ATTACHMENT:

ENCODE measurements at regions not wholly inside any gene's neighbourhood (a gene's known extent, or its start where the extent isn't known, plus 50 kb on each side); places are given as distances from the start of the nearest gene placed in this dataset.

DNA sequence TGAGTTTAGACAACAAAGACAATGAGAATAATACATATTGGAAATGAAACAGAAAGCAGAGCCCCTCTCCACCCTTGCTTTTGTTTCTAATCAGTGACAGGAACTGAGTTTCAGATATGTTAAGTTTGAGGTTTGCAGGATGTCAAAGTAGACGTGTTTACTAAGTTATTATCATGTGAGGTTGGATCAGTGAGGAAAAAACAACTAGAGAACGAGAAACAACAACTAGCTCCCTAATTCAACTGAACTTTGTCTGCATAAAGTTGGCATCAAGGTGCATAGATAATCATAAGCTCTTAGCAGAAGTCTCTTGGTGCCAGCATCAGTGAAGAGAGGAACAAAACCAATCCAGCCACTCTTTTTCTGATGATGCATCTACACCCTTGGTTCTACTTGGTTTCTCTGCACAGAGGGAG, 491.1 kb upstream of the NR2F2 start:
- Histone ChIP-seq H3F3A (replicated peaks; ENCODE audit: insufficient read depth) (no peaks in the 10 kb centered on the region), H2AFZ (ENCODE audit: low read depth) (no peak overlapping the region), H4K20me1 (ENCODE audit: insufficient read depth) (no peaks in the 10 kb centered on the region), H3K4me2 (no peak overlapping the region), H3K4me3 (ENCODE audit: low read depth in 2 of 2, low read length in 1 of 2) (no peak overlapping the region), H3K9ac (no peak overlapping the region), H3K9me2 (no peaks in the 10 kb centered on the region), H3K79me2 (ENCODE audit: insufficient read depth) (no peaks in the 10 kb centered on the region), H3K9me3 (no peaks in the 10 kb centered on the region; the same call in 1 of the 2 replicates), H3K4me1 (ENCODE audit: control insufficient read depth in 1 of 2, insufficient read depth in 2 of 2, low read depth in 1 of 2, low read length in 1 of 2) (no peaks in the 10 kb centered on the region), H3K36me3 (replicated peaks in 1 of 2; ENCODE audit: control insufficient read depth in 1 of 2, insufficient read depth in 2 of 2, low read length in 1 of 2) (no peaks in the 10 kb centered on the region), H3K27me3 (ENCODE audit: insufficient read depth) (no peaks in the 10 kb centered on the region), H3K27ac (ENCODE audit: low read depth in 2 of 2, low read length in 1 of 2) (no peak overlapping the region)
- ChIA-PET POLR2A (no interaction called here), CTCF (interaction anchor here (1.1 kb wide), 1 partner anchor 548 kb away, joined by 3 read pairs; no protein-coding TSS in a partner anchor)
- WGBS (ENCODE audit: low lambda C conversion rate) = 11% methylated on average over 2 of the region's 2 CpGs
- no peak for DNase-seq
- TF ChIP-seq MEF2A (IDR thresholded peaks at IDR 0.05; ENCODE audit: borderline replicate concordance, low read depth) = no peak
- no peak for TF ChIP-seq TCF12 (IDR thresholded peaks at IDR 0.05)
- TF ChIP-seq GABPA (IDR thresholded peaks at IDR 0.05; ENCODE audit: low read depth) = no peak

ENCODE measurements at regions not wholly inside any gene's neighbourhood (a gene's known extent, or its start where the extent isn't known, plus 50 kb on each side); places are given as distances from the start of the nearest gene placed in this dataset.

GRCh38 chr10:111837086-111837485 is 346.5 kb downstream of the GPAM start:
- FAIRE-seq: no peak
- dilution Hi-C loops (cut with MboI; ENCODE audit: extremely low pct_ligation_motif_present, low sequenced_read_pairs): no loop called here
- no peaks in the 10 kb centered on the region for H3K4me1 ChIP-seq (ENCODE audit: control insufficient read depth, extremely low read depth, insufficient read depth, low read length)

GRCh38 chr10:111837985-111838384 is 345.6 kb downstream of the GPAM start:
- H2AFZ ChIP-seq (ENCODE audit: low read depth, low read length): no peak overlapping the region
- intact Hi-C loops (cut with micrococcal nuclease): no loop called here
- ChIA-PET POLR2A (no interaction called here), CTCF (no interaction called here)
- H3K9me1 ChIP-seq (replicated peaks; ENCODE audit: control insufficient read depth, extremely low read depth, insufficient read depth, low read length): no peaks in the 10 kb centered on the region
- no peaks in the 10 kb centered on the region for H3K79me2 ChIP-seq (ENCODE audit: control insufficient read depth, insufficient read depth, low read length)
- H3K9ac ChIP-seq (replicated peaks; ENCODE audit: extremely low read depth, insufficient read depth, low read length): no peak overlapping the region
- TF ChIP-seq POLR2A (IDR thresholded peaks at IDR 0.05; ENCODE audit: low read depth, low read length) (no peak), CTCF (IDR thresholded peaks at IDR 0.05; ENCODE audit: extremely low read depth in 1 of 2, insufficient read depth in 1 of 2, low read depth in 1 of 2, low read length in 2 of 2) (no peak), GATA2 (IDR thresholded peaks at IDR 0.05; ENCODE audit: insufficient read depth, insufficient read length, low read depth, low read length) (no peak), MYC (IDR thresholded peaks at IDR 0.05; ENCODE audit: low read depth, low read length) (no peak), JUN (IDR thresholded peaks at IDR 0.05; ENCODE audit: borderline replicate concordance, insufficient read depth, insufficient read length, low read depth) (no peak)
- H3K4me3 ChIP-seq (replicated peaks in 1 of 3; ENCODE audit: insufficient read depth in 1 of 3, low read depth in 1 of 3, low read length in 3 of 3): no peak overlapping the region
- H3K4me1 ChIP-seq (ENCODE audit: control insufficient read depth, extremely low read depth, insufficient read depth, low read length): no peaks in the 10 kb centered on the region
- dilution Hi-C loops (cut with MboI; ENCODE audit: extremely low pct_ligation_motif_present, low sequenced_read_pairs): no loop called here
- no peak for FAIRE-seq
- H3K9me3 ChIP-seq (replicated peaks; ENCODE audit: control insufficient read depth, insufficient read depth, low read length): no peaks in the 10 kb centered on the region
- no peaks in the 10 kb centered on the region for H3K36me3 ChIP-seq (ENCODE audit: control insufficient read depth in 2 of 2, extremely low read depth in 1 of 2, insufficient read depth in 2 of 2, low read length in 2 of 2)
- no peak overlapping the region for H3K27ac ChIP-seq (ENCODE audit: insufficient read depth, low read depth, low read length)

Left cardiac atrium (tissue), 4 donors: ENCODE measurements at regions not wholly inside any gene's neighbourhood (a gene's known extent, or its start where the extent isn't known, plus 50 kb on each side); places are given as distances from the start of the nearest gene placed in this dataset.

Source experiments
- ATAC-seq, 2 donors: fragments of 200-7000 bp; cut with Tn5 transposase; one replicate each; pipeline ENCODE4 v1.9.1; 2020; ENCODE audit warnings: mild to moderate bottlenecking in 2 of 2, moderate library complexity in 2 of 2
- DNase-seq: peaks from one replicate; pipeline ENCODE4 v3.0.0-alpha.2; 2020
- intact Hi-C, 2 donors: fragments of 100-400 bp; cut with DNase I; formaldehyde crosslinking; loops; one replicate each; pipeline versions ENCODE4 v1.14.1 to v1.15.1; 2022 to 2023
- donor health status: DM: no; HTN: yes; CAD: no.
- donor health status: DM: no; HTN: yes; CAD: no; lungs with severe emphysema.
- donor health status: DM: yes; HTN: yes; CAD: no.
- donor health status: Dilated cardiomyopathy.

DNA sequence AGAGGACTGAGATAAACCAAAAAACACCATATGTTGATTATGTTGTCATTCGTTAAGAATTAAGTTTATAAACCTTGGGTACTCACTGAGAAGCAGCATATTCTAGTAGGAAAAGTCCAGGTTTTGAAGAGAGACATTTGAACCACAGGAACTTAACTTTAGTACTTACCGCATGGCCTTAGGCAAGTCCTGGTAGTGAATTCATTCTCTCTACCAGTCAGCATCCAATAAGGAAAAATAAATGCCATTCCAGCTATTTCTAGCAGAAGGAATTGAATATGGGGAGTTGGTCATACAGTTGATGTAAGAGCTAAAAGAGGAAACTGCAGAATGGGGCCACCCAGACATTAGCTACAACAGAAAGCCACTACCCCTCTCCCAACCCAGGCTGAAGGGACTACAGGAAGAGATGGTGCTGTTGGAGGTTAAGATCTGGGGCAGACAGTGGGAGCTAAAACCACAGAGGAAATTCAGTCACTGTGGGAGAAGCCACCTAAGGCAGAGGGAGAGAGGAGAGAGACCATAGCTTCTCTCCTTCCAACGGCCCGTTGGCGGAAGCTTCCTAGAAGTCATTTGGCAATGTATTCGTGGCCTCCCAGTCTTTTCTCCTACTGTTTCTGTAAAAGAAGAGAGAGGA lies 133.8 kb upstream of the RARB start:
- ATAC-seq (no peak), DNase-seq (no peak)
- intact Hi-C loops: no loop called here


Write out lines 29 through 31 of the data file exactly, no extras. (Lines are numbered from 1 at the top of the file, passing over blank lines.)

- no peak overlapping the region for H3K27ac ChIP-seq (ENCODE audit: insufficient read depth, low read depth, low read length)

Left cardiac atrium (tissue), 4 donors: ENCODE measurements at regions not wholly inside any gene's neighbourhood (a gene's known extent, or its start where the extent isn't known, plus 50 kb on each side); places are given as distances from the start of the nearest gene placed in this dataset.

Source experiments